Politicians would do well to read about Robert Morris and Noah Webster.
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Toward the end of his life, Kendall believes that Webster lost touch with the promise of America because of his acceptance of inequality. As Kendall puts it:
Inequality, an embittered Webster had come to believe, was inherently good. While, as the papers reported, he still “retained the full power of his faculties,” Webster had lost touch with the promise of America, which he himself had championed a half century earlier. It was the expert definer rather than his fellow countrymen who could no longer appreciate the true meaning of “liberty” and “equality.”
But it is more likely that Webster was only being faithful to the Founders’ belief in a meritocracy where equal opportunity, as opposed to equal distribution, was the key to national greatness and personal fulfillment.
Reflecting on his own life, Webster saw that being poor need not be a permanent condition in America. The present egalitarian ethos now regnant in our country discourages personal initiative and (as Alexis de Tocqueville feared) encourages mediocrity. It also creates serial poverty. The tragedy of this equalizing philosophy is seen in the 2011 Budget Crisis which was brought about by an entitlements mentality and relies on taxing the rich for its sustainability.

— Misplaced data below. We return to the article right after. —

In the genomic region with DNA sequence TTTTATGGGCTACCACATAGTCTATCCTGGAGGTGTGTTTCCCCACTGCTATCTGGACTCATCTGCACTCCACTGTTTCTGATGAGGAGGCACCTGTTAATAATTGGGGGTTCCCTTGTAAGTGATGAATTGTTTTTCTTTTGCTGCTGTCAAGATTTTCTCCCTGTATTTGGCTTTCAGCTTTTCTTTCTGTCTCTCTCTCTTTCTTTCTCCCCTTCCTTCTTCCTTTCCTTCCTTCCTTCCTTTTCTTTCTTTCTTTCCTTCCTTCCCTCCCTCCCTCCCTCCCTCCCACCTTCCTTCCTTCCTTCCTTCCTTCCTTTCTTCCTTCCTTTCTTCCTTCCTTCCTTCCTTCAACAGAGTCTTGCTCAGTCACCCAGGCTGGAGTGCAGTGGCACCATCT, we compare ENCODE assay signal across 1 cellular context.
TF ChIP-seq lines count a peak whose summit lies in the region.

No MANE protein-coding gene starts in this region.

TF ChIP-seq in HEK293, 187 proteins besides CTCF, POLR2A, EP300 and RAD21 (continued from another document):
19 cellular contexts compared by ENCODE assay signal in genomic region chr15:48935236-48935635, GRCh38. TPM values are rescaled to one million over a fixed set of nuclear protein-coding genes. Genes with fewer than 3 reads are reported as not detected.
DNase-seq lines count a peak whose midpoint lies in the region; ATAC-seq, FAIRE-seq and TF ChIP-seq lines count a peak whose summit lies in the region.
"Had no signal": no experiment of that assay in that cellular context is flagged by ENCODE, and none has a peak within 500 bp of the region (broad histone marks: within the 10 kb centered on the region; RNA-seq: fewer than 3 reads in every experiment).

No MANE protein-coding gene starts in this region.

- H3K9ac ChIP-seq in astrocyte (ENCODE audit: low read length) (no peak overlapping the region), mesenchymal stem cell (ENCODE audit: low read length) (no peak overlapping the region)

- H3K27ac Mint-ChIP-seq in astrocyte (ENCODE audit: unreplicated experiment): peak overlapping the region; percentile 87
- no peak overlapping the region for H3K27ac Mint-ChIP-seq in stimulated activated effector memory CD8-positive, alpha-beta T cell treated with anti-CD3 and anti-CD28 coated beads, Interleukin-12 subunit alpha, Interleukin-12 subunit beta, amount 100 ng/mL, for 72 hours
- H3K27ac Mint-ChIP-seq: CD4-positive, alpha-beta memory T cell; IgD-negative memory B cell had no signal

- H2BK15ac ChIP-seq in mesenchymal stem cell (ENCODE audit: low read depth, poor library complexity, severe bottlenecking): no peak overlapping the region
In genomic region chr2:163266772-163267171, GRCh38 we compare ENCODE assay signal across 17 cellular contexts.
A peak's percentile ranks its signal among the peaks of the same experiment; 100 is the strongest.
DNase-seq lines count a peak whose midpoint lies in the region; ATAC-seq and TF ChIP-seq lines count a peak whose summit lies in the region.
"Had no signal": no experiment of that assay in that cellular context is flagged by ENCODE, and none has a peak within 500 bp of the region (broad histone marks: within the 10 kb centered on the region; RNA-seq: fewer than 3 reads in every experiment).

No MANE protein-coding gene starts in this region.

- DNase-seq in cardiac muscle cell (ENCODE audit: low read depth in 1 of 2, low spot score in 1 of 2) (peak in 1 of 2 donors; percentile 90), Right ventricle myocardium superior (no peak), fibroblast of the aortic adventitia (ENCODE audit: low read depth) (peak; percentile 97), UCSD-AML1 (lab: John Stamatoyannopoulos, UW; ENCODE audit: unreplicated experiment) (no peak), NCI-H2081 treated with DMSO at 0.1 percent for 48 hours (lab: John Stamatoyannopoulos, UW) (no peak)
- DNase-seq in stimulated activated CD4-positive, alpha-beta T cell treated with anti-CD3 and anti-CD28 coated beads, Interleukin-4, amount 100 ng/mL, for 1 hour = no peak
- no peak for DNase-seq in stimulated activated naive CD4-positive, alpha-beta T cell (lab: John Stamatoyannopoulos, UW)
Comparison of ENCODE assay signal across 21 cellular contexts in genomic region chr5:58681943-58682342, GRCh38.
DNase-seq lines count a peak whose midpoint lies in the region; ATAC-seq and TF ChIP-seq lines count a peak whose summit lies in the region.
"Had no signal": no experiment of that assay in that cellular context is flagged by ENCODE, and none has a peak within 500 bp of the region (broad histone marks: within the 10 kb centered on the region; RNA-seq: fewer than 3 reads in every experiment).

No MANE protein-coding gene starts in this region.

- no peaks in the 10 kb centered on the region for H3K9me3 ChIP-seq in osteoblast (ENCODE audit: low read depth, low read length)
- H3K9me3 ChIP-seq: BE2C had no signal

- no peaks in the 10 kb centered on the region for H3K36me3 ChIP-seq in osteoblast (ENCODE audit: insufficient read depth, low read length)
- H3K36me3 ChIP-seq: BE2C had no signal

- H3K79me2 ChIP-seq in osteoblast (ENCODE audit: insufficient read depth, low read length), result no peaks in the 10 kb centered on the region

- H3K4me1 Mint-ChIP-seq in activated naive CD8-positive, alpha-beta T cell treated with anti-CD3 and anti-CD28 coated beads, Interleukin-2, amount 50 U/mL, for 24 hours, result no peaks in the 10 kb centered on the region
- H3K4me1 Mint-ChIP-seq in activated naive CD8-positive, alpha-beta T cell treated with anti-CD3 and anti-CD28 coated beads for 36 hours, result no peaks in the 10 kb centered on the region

Morris seems to have a handle on the essence of America which is based on the truth of American capitalism in which financial inequality is a fact of life. As Rappleley puts it:
More than that, Morris installed his pragmatic, realist, modernist vision of a free people united by the principles of economic self-interest and not by bonds of state or political authority. For better or worse, that is the feature that distinguishes America from every other nation established in the New World, and set America on its course to becoming the economic powerhouse we know today.
Politicians would do well to read both books.
A man of faith in a godless age is hitting Americans where it hurts.
Mr. and Mrs. American Spectator Reader, let P.J. O’Rourke talk sense to your kids.
In Britain, defending your property can get you life.
The debacle of this president’s administration is both a cause and a symptom of the decline of American values. Unless Congress impeaches him, that decline will go on unchecked. An eminent jurist surveys the damage and assesses the chances for the recovery of our culture.
It won’t take long for conservatives to scratch this presidential wannabe off their 2008 scorecard.
The American Christmas, like the songs that celebrate it, makes room for everybody under the rainbow. Is that why so many people seem to be hostile to it?
Was the President done in by the economy, or by the politics of the economy?